Peano’s Postulates

The Natural Numbers,  = {1, 2, 3, …}, can be built from five basic axioms, as follows:

1.  There is a natural number 1; that is, 1 ∈ .

2.  If n ∈ , then there is another number called the successor of n and written as S(n) that is also a natural number; that is:  n ∈   S(n) ∈ .

3.  Two different numbers have different successors; that is:  m  n  S(m)  S(n).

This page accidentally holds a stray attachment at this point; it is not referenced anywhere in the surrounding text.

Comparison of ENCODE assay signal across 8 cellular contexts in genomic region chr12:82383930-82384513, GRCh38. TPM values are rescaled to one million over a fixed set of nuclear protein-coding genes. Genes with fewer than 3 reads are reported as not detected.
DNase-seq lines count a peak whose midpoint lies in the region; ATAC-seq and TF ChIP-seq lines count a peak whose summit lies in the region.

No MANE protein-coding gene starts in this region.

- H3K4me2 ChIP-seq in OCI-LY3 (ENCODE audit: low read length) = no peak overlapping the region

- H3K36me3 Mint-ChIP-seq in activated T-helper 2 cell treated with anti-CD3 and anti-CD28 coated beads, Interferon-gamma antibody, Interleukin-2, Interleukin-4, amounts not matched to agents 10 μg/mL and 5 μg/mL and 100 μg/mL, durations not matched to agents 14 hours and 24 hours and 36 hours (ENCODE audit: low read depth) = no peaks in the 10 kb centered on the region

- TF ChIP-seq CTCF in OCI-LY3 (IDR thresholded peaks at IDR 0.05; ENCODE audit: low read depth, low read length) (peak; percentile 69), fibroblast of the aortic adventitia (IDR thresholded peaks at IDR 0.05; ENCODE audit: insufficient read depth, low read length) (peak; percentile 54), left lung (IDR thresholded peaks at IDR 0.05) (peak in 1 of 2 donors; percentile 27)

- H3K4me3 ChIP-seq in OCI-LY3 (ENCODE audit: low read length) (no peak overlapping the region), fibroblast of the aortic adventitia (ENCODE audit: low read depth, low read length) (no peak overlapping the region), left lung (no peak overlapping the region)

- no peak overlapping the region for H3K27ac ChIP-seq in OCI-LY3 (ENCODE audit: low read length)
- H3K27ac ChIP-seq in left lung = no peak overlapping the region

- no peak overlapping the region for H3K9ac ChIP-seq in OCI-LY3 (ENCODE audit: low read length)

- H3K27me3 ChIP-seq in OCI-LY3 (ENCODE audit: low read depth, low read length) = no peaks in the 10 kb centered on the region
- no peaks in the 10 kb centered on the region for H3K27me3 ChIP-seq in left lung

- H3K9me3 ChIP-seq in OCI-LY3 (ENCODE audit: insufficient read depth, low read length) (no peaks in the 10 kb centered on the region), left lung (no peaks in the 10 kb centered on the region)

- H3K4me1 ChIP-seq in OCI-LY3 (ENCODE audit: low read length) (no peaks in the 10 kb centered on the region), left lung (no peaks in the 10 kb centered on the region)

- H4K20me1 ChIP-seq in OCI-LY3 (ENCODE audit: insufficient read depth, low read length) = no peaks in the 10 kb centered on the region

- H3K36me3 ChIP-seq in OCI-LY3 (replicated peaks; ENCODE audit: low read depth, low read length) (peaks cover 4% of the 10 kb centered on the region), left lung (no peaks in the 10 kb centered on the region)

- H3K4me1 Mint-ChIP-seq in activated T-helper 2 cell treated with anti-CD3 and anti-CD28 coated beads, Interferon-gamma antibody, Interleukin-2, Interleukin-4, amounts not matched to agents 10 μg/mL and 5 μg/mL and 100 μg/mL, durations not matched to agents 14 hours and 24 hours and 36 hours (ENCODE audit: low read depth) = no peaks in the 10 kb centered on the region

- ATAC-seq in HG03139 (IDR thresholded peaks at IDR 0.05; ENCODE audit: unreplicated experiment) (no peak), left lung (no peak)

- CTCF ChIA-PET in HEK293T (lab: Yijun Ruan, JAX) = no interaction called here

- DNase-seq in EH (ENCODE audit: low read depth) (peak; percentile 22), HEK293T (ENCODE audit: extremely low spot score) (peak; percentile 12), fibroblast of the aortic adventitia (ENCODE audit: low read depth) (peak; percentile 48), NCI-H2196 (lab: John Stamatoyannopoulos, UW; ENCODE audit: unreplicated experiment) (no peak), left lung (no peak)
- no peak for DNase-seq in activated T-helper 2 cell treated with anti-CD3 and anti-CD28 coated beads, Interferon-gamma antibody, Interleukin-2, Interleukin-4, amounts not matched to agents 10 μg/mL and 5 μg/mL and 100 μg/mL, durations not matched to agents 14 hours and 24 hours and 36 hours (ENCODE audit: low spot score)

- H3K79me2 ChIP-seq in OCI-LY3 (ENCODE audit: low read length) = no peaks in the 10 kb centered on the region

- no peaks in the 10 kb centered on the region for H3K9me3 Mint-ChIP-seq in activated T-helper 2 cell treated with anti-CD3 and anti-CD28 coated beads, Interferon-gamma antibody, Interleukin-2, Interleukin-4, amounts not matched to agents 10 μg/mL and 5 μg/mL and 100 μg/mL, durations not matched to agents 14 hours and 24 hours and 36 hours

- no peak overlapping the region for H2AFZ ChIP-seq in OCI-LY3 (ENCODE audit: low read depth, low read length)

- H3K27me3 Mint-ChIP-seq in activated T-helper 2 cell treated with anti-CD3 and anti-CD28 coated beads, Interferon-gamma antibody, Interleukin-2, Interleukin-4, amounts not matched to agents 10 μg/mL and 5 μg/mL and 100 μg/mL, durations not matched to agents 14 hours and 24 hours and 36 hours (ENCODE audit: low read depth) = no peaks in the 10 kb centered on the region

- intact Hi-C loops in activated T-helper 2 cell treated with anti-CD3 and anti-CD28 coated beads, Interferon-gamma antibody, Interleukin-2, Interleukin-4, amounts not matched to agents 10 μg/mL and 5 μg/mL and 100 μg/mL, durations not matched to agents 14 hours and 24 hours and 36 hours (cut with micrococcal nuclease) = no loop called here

4.  Every natural number but 1 is the successor of some (other) number; that is:

n ∈ , n  1 m ∈  S(m) = n.

5.  The Principle of Mathematical Induction:  All natural numbers are formed in this way—either 1, or a successor.  More formally,

If there is a subset S of natural numbers such that 1 ∈ S and n ∈ S  S(n) ∈ S, then S is the set of Natural Numbers, that is S = .

Define addition:  n + 1 = S(n).

Can prove addition follows commutative and associative laws.

Define subtraction to be S(n) – 1 = n.